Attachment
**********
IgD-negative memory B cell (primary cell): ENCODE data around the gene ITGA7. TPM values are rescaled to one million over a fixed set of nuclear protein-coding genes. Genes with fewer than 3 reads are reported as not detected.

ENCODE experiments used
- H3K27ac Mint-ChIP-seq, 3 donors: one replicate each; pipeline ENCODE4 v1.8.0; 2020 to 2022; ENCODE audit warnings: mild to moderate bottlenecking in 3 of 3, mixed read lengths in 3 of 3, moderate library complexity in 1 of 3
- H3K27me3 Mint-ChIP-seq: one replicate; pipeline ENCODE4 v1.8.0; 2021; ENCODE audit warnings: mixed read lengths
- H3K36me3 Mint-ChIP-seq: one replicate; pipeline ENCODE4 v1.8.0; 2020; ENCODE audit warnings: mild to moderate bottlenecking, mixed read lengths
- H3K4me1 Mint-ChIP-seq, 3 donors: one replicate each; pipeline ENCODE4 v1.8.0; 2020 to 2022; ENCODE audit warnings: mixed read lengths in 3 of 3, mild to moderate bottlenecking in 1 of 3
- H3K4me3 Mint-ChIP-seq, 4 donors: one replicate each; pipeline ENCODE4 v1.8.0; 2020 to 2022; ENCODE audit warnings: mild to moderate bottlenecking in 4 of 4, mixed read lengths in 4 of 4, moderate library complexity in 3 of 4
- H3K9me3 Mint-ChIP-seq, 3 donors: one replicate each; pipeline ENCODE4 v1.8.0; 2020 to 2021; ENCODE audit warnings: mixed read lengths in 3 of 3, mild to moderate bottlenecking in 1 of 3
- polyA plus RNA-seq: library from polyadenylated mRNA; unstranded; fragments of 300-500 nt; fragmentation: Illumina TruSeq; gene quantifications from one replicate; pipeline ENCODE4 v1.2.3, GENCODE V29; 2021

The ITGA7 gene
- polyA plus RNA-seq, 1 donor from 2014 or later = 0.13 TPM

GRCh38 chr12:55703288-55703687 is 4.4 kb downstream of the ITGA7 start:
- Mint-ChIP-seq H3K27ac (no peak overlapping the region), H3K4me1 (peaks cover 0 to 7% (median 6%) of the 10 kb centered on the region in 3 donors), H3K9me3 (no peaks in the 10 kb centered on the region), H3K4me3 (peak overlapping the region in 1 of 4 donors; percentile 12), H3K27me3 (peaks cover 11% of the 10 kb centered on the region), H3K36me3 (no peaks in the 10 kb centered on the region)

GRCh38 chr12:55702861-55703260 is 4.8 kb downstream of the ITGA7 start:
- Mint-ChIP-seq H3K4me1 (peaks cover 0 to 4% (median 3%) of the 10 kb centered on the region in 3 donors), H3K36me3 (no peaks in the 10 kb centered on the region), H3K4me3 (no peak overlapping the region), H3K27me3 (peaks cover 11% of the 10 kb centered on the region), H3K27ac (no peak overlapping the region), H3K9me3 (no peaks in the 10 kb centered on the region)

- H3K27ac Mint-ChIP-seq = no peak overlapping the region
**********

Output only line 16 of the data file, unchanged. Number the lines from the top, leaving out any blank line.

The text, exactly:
- H3K27ac Mint-ChIP-seq = no peak overlapping the region